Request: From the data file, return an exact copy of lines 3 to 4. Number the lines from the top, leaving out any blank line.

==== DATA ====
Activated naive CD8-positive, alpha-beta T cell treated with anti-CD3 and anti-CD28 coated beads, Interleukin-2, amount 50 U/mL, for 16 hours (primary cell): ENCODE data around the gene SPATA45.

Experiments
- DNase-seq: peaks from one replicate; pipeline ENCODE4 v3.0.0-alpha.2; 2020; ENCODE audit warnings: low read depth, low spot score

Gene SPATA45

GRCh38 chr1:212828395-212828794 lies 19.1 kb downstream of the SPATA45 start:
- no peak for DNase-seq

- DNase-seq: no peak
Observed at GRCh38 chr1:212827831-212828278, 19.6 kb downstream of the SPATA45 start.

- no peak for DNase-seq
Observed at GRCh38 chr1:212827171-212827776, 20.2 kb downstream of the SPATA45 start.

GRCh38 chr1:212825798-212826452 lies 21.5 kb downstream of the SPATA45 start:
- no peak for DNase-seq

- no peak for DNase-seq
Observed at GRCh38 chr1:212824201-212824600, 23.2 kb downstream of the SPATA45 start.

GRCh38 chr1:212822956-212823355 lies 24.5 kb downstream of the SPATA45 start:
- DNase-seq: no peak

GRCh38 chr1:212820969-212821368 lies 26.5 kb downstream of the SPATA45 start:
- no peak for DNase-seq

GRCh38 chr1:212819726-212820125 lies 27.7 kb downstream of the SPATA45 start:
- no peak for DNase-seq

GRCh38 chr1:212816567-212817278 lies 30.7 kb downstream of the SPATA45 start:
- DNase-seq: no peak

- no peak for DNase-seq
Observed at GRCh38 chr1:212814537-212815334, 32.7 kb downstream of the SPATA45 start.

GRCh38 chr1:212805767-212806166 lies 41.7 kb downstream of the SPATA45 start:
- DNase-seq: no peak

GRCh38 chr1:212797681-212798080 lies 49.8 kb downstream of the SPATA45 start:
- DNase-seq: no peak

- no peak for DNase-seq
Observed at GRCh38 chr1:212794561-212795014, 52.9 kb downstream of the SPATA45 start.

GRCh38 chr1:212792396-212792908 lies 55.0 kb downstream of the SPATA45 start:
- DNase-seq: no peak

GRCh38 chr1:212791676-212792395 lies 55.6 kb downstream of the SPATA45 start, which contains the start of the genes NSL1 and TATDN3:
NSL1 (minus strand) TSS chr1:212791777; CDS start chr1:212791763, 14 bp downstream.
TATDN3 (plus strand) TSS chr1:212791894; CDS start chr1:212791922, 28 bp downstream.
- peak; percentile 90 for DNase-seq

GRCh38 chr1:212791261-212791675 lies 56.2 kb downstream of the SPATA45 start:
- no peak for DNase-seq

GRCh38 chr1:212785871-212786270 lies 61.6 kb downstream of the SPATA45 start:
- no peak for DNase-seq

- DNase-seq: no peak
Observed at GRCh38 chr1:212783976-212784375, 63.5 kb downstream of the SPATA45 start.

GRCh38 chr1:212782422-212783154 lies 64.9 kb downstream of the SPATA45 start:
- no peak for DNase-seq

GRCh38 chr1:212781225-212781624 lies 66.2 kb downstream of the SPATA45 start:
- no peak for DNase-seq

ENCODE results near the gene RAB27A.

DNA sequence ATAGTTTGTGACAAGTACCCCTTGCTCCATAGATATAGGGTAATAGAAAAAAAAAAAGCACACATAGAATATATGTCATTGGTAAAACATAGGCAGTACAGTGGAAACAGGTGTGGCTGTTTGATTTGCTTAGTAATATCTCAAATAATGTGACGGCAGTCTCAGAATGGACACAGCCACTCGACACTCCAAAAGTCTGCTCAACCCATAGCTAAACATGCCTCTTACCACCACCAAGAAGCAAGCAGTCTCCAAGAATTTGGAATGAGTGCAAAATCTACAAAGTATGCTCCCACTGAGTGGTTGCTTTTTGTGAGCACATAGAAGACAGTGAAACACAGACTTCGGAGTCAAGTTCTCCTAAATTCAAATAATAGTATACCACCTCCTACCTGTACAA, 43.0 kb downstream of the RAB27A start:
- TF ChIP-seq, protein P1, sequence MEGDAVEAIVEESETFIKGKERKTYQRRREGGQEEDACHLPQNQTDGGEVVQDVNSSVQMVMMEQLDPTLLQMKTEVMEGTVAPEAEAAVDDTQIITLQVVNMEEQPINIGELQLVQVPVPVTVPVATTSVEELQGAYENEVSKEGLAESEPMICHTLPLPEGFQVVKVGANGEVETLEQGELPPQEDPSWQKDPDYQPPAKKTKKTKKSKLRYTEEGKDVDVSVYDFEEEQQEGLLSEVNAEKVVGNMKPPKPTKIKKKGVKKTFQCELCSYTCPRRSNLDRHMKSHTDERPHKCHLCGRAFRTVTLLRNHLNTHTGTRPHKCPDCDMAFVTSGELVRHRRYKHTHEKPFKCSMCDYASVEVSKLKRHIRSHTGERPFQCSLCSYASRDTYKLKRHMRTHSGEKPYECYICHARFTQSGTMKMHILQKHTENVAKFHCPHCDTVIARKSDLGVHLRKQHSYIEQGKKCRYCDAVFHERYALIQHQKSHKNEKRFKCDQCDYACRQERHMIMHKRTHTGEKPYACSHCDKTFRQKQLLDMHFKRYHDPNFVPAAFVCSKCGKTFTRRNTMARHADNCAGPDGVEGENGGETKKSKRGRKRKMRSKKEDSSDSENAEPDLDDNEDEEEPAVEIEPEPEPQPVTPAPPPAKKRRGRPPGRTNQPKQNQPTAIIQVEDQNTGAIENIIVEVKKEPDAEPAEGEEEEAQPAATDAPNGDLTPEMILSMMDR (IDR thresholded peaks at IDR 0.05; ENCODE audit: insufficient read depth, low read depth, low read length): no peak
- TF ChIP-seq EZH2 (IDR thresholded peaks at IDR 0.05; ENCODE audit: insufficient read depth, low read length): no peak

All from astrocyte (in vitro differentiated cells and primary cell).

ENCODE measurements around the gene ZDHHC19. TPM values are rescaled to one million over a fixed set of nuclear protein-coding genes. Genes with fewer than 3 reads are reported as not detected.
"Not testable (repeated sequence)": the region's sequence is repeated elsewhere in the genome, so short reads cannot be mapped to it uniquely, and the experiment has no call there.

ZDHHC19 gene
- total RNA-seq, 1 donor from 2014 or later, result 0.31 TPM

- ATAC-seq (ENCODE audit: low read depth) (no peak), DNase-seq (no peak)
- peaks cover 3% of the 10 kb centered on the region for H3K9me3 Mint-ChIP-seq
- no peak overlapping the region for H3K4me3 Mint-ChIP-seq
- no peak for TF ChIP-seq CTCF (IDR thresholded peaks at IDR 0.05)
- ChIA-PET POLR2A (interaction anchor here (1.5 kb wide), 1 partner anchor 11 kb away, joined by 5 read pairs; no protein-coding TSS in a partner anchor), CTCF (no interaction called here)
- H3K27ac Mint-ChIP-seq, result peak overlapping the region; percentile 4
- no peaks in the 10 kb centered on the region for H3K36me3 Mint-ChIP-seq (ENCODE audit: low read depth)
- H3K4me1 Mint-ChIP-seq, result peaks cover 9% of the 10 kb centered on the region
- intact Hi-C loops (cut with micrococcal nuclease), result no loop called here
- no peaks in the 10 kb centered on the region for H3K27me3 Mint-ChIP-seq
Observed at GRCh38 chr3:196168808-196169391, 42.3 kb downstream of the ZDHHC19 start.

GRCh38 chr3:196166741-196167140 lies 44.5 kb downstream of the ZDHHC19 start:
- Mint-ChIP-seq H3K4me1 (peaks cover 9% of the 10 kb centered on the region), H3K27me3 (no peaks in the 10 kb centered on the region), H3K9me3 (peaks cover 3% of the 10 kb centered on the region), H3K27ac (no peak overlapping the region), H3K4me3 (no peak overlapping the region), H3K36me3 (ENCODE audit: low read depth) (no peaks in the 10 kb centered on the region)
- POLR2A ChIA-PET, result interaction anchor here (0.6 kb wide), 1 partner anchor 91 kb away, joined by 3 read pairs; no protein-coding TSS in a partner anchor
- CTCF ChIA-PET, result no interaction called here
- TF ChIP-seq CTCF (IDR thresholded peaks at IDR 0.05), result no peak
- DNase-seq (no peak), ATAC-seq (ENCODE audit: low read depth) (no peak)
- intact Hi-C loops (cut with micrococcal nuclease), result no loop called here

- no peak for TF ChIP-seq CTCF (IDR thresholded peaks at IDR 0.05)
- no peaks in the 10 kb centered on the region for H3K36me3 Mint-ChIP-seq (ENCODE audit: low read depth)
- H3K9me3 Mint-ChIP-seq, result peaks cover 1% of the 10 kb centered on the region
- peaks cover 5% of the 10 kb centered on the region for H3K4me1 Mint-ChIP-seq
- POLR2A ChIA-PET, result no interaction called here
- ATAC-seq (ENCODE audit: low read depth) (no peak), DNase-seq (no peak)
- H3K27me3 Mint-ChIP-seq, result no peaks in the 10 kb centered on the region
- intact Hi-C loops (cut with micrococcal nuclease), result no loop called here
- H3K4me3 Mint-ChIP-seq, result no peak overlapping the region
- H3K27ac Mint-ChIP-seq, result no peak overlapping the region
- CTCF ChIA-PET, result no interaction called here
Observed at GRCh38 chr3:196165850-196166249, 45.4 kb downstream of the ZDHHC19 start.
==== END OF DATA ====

- DNase-seq: peaks from one replicate; pipeline ENCODE4 v3.0.0-alpha.2; 2020; ENCODE audit warnings: low read depth, low spot score

Gene SPATA45